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The next challenge: change.

"You can't expect to do the same things and get different results. If you can't change something, you've got to learn to live with its problems. If you can't get rid of inclusions in your castings, you'd better find a way to convince your customers that they're nifty."

Consistent with the theme of "The Challenge to Change," consultant Roy Lobenhofer gave this advice to 763 foundry officials attending the 56th annual Wisconsin Regional Conference February 11-12 in Milwaukee.

Sponsored by the AFS Wisconsin Chapter in cooperation with the Northeast Wisconsin and Stateline chapters and the Universities of Wisconsin, the conference featured 36 speakers and drew a record number of 83 exposition booths.

Quality Improvement

Lobenhofer, Mt. Prospect, Illinois, explained the five steps to a successful quality improvement program. These steps involve recognizing the need to improve, making a change, identifying significant (specific) problems, developing solutions with the help of involved employees and auditing to make sure solutions are used.

The biggest step, he said, is seeing the need to improve--a step that has been ignored by many foundries. Using the boiled frog parable, he said, "If you put a frog into boiling water, he'll jump out. But if you put him in cold water and raise the temper one degree on the hour, he'll stay in there until he's dead. In the foundry industry, quality eroded and like the frog, we slipped." Seeing the need to improve, he suggested, careful examination of internal scrap and repairs, customer returns, on-time shipment performance and customers' perception of quality.

Stressing the importance of involving employees, Lobenhofer suggested putting together problem assessment teams of both salary and hourly workers and posting scrap reports every week to let workers know about problems.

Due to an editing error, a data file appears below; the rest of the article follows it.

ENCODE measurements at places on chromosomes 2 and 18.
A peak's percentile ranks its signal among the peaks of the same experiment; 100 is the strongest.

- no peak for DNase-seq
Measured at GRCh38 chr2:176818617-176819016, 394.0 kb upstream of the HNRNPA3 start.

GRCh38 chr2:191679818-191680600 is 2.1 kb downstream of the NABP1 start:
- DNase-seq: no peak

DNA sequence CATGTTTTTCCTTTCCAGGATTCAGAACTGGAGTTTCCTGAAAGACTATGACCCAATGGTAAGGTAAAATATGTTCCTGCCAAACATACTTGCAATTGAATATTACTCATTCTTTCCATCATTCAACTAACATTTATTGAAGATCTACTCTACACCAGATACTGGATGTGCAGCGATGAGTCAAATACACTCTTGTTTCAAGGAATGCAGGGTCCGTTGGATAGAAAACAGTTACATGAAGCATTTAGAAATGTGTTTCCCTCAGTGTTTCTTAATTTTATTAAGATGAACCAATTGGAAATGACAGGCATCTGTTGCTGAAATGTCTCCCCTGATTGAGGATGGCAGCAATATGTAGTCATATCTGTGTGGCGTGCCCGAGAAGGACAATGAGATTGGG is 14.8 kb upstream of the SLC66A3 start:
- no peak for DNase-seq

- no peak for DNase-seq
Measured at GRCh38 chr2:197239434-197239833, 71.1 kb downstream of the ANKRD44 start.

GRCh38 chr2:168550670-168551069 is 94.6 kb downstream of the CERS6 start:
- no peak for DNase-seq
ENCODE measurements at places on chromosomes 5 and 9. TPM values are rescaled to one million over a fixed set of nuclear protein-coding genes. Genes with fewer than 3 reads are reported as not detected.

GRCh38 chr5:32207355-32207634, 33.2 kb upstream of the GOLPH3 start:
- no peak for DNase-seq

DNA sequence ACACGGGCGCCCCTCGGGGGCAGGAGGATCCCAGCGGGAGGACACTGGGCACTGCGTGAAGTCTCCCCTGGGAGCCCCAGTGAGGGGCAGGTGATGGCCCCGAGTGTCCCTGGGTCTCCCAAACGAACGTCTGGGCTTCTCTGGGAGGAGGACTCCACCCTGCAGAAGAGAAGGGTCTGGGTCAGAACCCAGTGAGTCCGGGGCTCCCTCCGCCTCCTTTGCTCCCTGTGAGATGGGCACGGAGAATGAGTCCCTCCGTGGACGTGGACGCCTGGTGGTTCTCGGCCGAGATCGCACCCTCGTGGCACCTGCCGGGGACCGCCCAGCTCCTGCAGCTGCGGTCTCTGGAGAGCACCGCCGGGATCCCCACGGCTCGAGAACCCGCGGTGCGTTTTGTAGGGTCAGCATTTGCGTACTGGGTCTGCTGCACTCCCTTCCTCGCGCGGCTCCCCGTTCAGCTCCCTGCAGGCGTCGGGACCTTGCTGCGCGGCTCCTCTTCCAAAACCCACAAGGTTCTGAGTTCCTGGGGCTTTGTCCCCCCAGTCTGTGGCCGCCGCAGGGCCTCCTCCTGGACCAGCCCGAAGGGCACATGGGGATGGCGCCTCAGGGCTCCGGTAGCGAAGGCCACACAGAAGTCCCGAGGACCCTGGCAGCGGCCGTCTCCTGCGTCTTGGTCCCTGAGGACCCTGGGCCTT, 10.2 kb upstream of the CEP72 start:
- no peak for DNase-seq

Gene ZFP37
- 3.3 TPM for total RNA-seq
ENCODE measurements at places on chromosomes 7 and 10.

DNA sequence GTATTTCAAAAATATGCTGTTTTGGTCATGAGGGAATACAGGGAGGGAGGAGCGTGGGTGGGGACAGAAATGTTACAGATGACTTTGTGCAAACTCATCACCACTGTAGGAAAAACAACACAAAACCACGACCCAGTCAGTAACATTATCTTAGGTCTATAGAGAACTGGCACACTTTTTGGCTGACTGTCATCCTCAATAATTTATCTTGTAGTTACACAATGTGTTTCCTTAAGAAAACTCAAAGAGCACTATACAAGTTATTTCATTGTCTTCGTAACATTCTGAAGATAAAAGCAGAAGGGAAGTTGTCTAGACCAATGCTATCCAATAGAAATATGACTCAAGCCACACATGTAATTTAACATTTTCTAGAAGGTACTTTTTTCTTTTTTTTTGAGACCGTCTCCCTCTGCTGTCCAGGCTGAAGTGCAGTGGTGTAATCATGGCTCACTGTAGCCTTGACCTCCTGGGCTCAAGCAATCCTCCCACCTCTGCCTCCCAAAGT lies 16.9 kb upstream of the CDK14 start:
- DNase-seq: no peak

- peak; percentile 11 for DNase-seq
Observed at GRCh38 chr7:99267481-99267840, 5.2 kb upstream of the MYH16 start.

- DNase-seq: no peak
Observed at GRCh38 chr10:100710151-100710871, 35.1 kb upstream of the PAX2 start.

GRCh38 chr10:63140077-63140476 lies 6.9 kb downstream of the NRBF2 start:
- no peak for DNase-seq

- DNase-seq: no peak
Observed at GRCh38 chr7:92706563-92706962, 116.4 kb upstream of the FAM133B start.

"Auditing is not spying," he added. "You're evaluating how well you've taught your employees. If they're not using the solutions, management is not doing a good enough job."

Steel Can Charging

Carl Loper, Jr., University of Wisconsin-Madison, and William Powell, Waupaca Foundry, Inc., discussed the practical usage of steel can scrap sources for alloying gray and ductile cast irons.

"We're finding new sources of metal right in our backyards that for decades went to landfills," Powell said.

Three million tons of steel cans are produced every year for food and beverage in the U.S., and recycling across the board is rising. By 1995, Wisconsin will prohibit all steel cans from being dumped in landfills.

Powell said steel can scrap is a low alloy steel with lots of tin. Because the cans are sealed by crimping, there is no lead or solder. Collected at recycling centers, cans are shipped to foundries loosely, shredded or in bales. They tend to be relatively clean because the homeowner keeps them inside.

In a study on the cans' effects on gray cast irons, Loper discovered that tensile properties didn't change much. Tin helps eliminate ferrite for increased strength and hardness. While using tin scrap, lower strength irons are actually produced at higher strengths, without a change in hardness.

Loper said strength and hardness are improved when using cans up to 0.08% tin. With higher tin levels, however, strength is decreased. Ductility properties can be restored by annealing.

The biggest drawbacks at this point, Powell said, involve finding good can scrap. Problems include no clean channels of obtaining it, few loyalties in the scrap network and disorganized charge yards. He also noted that there's little quality control, and glass, plastics and paper in bales can cause a nuisance for foundries.

Need for ISO 9000?

Discussing the industry's hottest issue--ISO 9000, Ralph Teetor III, Foundry Quality Systems, Inc., South Beloit, Illinois, explained the standard doesn't look at the casting, but how you made the casting.

Talking about the standard's benefits, problems and future trends, Teetor answered the question, "Is there a need to do ISO 9000?"

"It's a question your customers and competitors will answer for you," he said.

Noting that ISO 9000 takes 1--1-1/2 years to implement, Teetor said if you don't think you need it, you must decide, "how much business am I willing to lose before I do?" At any rate, he said, a strong quality assurance system must be in shape.
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Title Annotation:AFS Wisconsin Regional Conference
Author:Lessiter, Michael J.
Publication:Modern Casting
Date:Apr 1, 1993
Previous Article:Program focuses on NAFTA, quality.
Next Article:CastExpo's Chicago.

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